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New Zealand Coal Mining History

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Coal Mining History

Miners in Waikato
This group of miners worked together in the mid-1980s at the Huntly West mine in the Waikato region. They were known as the ‘Rotowaro shift’ because they all lived at the settlement of Rotowaro before it was abandoned to allow for opencast mining.

Coal was formed from plants laid down in peat swamps. Millions of years later, men mined it out in dirty conditions to power steel mills and winter fires.

What is Coal?

Coal is a rock that can burn, and it is made from carbon, water and minerals. It was formed millions of years ago when plants fell into peat swamps and were buried by heavy earth and rocks. Over a very long time, the weight of the rocks and heat in the ground turned the plants into coal.

How Old Is It?

Most of the world’s coal was formed 300–350 million years ago. New Zealand coals are much younger – they were made 30–70 million years ago.

Kinds of Coal

There are different kinds of coal because three things can vary:

  • the kinds of plants that are buried. New Zealand coal was made from plants that did not exist when coal in other parts of the world was made.
  • how deeply the plants are buried. As coal becomes more compressed it gradually changes into different types of coal. It begins as peat, then becomes lignite, bituminous coal, and ends up as anthracite. New Zealand has very little anthracite.
  • the amount of minerals in the coal, such as clay, quartz and sulfur.
Coal deposits

Most coal is in the South Island’s West Coast, Otago and Southland. In the North Island, there are coalfields in Northland, Waikato and Taranaki.

Coal Miners, Puponga Mine, ca 1880s

Europeans began mining coal in New Zealand in the 1840s. At first, men went underground and dug out the coal with picks and shovels.

In the early 1900s men used compressed-air machines in mines to cut coal from the rock. They also used explosives to blast the rocks. The coal was loaded into railway wagons and taken out. In the later 1900s they used high-pressure water jets to cut the coal out, and it was carried to the earth’s surface in a flow of water.

In the 2000s mining was usually opencast. Earth and rock covering the coal was scraped and blasted away. When the coal was gone, the land was sometimes returned to its original state.


Underground mining was dangerous. Rocks fell, men were knocked over by the wagons carrying coal, there were explosions, and miners suffocated on poisonous gases.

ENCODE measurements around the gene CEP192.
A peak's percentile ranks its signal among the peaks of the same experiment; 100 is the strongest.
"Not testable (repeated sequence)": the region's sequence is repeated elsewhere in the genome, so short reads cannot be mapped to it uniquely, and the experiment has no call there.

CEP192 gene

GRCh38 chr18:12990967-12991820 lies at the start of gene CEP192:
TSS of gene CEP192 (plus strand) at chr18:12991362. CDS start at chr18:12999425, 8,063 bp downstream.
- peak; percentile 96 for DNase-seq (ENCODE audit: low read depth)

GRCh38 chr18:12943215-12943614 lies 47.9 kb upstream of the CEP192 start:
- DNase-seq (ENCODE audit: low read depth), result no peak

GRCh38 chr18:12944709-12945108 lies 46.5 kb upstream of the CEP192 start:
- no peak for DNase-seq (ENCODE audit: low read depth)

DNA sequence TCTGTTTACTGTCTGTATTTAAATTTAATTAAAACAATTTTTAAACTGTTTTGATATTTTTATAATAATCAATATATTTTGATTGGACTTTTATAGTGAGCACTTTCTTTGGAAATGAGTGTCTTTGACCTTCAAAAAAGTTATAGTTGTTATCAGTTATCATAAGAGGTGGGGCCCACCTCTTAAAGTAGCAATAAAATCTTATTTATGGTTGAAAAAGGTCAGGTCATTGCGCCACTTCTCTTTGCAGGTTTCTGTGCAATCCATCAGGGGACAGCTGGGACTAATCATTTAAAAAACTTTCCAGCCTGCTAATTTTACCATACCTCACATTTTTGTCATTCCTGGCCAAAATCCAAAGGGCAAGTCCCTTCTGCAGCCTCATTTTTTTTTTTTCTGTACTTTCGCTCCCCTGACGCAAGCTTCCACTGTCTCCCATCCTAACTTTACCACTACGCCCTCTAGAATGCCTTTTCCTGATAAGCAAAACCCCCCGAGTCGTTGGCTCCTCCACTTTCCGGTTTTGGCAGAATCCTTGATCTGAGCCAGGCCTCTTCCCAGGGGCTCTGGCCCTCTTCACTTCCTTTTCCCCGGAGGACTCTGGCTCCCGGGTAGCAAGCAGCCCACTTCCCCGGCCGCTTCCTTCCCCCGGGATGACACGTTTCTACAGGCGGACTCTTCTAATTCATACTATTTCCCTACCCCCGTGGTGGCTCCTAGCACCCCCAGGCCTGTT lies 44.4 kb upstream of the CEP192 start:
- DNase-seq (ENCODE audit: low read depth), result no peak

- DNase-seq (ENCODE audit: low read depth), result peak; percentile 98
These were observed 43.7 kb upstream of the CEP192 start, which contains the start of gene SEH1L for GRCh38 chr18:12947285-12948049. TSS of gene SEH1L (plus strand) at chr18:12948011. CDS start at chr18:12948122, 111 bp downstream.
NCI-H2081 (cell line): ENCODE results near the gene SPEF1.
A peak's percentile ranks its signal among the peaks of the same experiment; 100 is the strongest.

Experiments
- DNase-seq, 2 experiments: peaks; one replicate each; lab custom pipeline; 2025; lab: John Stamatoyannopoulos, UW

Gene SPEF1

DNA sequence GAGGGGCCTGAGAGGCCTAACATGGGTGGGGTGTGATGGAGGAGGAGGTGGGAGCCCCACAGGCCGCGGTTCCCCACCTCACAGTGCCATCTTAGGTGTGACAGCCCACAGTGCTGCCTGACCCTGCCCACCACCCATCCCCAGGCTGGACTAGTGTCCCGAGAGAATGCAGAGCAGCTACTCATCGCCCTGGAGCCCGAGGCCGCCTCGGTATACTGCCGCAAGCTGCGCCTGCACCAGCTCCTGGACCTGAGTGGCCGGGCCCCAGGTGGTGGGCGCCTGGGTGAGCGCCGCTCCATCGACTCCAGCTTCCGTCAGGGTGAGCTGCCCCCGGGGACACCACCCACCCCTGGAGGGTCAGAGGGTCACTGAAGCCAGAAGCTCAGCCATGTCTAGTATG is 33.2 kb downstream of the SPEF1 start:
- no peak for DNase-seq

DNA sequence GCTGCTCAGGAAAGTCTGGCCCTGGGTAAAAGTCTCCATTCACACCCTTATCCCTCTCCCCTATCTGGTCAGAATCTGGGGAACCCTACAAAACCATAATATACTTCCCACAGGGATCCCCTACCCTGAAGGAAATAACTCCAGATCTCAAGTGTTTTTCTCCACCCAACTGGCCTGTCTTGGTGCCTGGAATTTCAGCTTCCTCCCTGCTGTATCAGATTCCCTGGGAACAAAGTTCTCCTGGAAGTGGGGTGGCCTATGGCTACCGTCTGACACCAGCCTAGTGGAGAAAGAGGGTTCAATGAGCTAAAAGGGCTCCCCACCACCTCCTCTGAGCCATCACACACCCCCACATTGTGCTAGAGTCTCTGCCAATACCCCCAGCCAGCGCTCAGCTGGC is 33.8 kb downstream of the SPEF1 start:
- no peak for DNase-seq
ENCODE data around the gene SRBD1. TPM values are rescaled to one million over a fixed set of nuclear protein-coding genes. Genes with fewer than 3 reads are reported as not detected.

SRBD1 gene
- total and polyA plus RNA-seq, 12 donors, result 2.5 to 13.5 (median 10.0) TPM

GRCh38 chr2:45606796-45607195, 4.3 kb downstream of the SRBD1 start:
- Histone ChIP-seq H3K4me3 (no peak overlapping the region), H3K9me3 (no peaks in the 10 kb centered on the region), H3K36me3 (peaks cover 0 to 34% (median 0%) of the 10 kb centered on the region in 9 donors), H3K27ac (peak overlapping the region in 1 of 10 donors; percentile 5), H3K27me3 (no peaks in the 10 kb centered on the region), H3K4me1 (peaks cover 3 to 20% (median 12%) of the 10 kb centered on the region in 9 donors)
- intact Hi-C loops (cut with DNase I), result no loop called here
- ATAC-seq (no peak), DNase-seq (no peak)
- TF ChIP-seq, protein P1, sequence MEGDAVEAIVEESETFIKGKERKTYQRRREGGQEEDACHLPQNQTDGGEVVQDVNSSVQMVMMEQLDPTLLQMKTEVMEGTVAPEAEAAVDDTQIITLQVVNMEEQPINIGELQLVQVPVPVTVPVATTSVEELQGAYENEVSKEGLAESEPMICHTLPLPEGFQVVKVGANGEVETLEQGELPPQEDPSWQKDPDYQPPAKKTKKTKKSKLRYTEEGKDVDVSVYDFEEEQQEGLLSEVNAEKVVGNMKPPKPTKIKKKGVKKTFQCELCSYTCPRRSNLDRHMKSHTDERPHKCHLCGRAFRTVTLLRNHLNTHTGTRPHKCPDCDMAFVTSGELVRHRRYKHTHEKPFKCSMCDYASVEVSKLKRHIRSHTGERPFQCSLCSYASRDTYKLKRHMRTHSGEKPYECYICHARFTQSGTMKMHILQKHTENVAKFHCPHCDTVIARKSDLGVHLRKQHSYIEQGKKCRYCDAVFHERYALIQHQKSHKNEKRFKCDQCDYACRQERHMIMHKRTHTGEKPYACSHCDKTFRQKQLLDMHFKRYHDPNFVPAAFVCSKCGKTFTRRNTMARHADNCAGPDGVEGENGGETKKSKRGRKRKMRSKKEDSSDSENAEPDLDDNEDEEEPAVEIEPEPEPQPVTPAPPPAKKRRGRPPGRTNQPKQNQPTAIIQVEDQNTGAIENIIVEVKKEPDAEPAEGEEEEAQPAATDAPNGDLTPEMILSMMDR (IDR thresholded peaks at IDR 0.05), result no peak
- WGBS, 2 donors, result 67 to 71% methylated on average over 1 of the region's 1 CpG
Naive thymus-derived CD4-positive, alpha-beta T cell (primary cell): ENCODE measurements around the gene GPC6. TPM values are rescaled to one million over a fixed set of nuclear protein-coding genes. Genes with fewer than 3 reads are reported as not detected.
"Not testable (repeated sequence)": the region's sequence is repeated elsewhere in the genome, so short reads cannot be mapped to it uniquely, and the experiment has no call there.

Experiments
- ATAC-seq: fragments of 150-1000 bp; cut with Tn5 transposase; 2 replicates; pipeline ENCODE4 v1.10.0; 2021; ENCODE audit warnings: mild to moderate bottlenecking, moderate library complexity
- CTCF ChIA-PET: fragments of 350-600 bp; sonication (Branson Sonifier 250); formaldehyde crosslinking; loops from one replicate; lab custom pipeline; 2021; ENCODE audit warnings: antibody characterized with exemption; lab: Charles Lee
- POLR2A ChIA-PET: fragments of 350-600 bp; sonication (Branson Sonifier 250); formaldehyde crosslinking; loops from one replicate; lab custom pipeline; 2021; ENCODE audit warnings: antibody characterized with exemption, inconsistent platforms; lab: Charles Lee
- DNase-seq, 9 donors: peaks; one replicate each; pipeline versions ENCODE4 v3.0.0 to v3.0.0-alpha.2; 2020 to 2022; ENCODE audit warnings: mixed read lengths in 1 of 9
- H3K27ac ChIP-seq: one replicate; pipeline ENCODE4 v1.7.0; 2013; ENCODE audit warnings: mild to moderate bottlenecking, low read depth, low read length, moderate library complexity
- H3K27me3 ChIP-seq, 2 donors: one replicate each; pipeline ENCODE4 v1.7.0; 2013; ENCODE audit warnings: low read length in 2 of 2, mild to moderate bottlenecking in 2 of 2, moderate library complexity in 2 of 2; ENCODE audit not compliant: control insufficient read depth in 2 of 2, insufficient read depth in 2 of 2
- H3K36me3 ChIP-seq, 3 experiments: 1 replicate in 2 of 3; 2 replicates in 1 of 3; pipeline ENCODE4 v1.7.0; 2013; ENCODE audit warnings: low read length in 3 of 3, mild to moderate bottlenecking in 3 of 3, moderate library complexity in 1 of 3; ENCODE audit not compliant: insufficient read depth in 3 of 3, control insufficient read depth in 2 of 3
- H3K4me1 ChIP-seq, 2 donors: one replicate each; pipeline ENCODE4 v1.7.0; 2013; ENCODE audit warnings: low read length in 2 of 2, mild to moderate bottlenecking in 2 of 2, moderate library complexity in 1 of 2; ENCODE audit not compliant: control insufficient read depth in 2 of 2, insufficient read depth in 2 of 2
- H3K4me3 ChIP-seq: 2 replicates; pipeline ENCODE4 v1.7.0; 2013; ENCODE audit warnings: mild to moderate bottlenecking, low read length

An explosion at the Brunner mine in 1896 was New Zealand’s worst industrial accident. In all, 65 people were killed by toxic gas.

In the 2000s mining was generally safer because of government regulations, inspections and because opencast (rather than underground) mining methods were used.

Explosions at the Pike River mine in 2010, which resulted in the deaths of 29 men, exposed ongoing safety issues for miners.

The government set up Workplace New Zealand to be responsible for all workplace safety issues, with a designated High Hazards Unit covering industries such as mining and petroleum exploration.

Trade Unionism

Many of the early miners came from Britain where there was a tradition of trade unionism to improve miners’ working conditions. Because of this, many New Zealand mining towns became centres of strong union activity. Some of the union leaders later became members of parliament.

Coal Resources

A comprehensive coal survey made between 1976 and 1989 established that New Zealand had an estimated 15 billion tonnes of in-ground coal. The amount that could be recovered depends on geological, engineering, economic and environmental constraints. The largest resource, the lignites of Southland and Otago, has technically recoverable reserves of about 75,000 petajoules (PJ) of energy – by comparison, the huge Māui gas field originally contained 4,500 PJ.

North Island Resources

North Island coalfields are located in Northland, the Waikato and northern Taranaki. Most known areas of sub-bituminous coal in Northland have been worked out, and the last mine closed in 1955.